Does must have access to good browsing and feed (good nutrition) for about three weeks before mating and up to two weeks after mating. Supplements may be needed over the winter period to keep the body in good condition. Avoid handling the does too much during the mating season and keep handling to a minimum for two weeks after the mating. Avoid de-worming and vaccinations during the breeding season as these treatments would place pressure on the immune system of the doe and affect the fertility  


When the doe is served and it doesn’t come on heat again about 21-24days that means the doe is successfully pregnant. The pregnancy or gestation period of goats is about five months or 150 days. You must make sure that there is enough good quality feed. This will prevent re-absorption of the foetus during the early stage of pregnancy. The does must also have access to enough good quality food during the last 6 – 8 weeks of pregnancy because the foetus is growing fast during that time. To avoid weak kids in late pregnancy, does need additional nutrients in the last six to eight weeks of pregnancy. Do not to overfeed at this stage, as this can lead to the unborn kids becoming very large and making the birthing process difficult.  To make sure that the doe has enough milk, it will need more nutritious food and more water in early lactation.

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Kidding is giving birth in goats.

Signs of Kidding in Goats

The ability to identify goat labor signs gives you notice when it is time to move the doe to a private area where she can concentrate on the job at hand without interference from the other goats. Knowing the signs of goat labor also alerts you to be available in case the doe should need your help. Unfortunately, not all pregnant goats show signs that kidding is imminent, in that case it is important to record the date it is served for you to know the kidding date, but most does show at least one or more of the following signs:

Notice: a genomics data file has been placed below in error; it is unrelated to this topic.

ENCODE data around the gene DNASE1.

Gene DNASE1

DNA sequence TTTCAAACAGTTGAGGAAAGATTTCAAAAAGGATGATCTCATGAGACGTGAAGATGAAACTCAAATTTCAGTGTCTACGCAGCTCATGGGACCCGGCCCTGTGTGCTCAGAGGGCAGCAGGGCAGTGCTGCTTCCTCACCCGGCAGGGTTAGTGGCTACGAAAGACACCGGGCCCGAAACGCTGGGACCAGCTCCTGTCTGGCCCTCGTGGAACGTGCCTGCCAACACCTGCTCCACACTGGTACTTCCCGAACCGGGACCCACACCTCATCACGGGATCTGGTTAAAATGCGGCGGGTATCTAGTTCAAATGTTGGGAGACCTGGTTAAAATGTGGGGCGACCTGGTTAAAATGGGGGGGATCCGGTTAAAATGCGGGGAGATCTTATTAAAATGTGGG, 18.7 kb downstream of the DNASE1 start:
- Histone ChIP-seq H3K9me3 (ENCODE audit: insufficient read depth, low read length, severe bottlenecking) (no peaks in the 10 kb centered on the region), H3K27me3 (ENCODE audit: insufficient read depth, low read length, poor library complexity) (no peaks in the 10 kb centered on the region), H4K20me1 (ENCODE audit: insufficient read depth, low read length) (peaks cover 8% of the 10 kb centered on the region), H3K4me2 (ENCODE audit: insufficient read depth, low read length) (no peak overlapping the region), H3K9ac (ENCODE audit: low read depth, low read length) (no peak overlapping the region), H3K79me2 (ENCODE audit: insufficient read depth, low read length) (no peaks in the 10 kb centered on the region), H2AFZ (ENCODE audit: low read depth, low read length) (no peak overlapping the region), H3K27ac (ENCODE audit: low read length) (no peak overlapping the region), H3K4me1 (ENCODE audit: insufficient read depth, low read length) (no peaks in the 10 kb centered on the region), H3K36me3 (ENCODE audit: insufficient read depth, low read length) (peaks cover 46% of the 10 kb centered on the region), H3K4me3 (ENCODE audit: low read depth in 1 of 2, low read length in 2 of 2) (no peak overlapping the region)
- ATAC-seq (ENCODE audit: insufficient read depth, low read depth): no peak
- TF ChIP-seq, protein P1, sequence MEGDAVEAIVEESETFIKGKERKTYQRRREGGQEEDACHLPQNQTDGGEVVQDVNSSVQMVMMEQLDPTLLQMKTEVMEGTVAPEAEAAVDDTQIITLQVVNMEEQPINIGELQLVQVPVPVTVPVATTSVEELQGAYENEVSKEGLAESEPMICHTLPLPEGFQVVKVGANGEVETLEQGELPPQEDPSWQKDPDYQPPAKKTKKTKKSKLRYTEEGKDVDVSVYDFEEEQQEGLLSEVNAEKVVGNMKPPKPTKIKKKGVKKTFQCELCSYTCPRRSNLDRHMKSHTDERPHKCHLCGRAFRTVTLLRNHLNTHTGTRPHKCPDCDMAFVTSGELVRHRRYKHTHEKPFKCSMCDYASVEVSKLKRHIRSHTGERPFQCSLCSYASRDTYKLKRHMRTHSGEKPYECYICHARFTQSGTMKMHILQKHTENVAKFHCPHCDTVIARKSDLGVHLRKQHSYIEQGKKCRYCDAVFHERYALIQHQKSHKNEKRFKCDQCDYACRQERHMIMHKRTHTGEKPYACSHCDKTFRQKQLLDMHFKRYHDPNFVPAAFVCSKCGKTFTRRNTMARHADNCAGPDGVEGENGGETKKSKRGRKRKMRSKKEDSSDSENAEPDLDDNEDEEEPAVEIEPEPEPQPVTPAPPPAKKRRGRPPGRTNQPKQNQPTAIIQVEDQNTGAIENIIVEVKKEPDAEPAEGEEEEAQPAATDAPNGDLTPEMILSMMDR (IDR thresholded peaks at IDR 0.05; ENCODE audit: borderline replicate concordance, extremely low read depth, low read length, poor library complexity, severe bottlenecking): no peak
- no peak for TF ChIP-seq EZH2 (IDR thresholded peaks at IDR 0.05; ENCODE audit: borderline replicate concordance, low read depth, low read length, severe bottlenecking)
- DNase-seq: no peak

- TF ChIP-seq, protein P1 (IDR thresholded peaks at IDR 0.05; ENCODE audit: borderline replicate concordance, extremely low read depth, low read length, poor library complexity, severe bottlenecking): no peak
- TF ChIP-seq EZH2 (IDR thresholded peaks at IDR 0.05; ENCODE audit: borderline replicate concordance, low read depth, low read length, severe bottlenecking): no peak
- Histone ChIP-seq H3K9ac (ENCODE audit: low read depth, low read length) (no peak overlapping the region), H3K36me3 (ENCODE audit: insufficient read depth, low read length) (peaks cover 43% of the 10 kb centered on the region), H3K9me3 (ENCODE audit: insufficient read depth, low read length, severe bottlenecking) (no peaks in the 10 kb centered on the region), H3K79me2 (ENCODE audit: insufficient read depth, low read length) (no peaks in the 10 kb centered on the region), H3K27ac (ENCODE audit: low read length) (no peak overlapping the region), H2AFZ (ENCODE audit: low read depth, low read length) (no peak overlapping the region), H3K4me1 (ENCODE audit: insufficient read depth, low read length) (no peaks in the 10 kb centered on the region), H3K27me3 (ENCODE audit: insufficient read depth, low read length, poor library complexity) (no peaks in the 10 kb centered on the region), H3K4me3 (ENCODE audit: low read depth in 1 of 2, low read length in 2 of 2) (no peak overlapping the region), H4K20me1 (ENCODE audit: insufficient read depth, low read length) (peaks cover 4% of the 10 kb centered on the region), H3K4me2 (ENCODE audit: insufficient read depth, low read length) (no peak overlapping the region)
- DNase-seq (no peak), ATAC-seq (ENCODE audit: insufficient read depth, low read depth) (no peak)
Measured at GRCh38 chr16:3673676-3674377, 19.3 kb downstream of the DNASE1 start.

1. The doe bags up.

“Bagging up” is the way goat keepers describe the development of a doe’s udder, or bag, so she can provide milk for her kids. The process of bagging up and producing milk is called

“freshening.” If the doe is a first freshener, her udder will mature gradually, starting around six weeks after she was bred and continuing to fill out as birthing time approaches. If the doe has previously given birth, her udder should have receded while her previous milk cycle was on the decline such an older doe may start bagging up a month before she’s due to kid, or she may not bag up until mere days before giving birth.  In most cases, when the udder looks tight and shiny, and the teats tend to point slightly to the sides, kids will appear within 24hours.

  1. The pelvic ligaments loosen.

Just prior to kidding, the hormone relaxin causes the pelvic ligaments to relax. The pelvic ligaments run beside the doe’s tail, one on each side. If you place the palm of your hand above the doe’s tail, fingers pointed toward the rear, and press down with your thumb and forefinger while moving your hand toward the base of the tail, you will encounter what feels like a thin, stiff rope on each side of the tail. This technique is easier to master on does that are neither fat nor heavily muscled. Practice finding these ligaments so you know what they normally feel like. When the doe nears kidding time, the ligaments lose their tautness and, as a result, the tail looks a little gimpy. When you can’t feel the ligaments at all, expect kids within the day. Many goat keepers find this method to be the most reliable goat labor sign.

  1. The doe changes shape.

As kidding time nears and the kids start moving into position, the doe’s belly sags. Within about 12 to 18 hours before she gives birth when you press your palms against her flank, you will no longer be able to feel the kids moving around. As the kids drop, the doe’s sides hollow and her hip bones stick out. As the area above the back legs sinks, the spine appears to become more prominent.